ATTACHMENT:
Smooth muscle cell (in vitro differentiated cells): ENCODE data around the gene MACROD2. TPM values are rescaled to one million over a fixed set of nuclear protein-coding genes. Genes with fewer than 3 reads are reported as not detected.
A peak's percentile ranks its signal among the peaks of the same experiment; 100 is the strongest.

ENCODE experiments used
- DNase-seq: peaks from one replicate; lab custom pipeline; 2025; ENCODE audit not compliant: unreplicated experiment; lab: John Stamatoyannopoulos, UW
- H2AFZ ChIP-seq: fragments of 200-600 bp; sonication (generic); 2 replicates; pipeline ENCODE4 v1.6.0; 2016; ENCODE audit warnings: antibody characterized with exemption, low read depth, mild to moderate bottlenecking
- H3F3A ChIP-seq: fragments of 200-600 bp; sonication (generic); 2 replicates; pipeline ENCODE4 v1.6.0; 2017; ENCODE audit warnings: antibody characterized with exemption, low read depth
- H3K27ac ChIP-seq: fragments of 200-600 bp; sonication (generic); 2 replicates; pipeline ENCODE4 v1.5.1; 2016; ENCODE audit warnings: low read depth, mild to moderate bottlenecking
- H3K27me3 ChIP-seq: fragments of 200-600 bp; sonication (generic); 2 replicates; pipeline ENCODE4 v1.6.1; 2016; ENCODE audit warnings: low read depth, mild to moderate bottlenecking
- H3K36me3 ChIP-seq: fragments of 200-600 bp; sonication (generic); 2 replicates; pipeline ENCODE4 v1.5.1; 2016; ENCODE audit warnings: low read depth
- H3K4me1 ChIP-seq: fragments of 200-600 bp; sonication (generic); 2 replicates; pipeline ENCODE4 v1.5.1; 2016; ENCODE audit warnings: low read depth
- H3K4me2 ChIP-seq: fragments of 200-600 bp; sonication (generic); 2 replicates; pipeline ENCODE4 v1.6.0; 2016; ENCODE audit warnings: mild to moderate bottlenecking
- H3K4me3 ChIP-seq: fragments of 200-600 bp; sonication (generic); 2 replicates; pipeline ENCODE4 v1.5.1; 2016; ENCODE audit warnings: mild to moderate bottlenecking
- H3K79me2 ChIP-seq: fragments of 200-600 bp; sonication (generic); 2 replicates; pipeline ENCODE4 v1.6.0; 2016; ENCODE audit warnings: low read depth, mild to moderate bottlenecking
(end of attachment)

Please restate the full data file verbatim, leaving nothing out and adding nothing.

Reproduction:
Smooth muscle cell (in vitro differentiated cells): ENCODE data around the gene MACROD2. TPM values are rescaled to one million over a fixed set of nuclear protein-coding genes. Genes with fewer than 3 reads are reported as not detected.
A peak's percentile ranks its signal among the peaks of the same experiment; 100 is the strongest.

ENCODE experiments used
- DNase-seq: peaks from one replicate; lab custom pipeline; 2025; ENCODE audit not compliant: unreplicated experiment; lab: John Stamatoyannopoulos, UW
- H2AFZ ChIP-seq: fragments of 200-600 bp; sonication (generic); 2 replicates; pipeline ENCODE4 v1.6.0; 2016; ENCODE audit warnings: antibody characterized with exemption, low read depth, mild to moderate bottlenecking
- H3F3A ChIP-seq: fragments of 200-600 bp; sonication (generic); 2 replicates; pipeline ENCODE4 v1.6.0; 2017; ENCODE audit warnings: antibody characterized with exemption, low read depth
- H3K27ac ChIP-seq: fragments of 200-600 bp; sonication (generic); 2 replicates; pipeline ENCODE4 v1.5.1; 2016; ENCODE audit warnings: low read depth, mild to moderate bottlenecking
- H3K27me3 ChIP-seq: fragments of 200-600 bp; sonication (generic); 2 replicates; pipeline ENCODE4 v1.6.1; 2016; ENCODE audit warnings: low read depth, mild to moderate bottlenecking
- H3K36me3 ChIP-seq: fragments of 200-600 bp; sonication (generic); 2 replicates; pipeline ENCODE4 v1.5.1; 2016; ENCODE audit warnings: low read depth
- H3K4me1 ChIP-seq: fragments of 200-600 bp; sonication (generic); 2 replicates; pipeline ENCODE4 v1.5.1; 2016; ENCODE audit warnings: low read depth
- H3K4me2 ChIP-seq: fragments of 200-600 bp; sonication (generic); 2 replicates; pipeline ENCODE4 v1.6.0; 2016; ENCODE audit warnings: mild to moderate bottlenecking
- H3K4me3 ChIP-seq: fragments of 200-600 bp; sonication (generic); 2 replicates; pipeline ENCODE4 v1.5.1; 2016; ENCODE audit warnings: mild to moderate bottlenecking
- H3K79me2 ChIP-seq: fragments of 200-600 bp; sonication (generic); 2 replicates; pipeline ENCODE4 v1.6.0; 2016; ENCODE audit warnings: low read depth, mild to moderate bottlenecking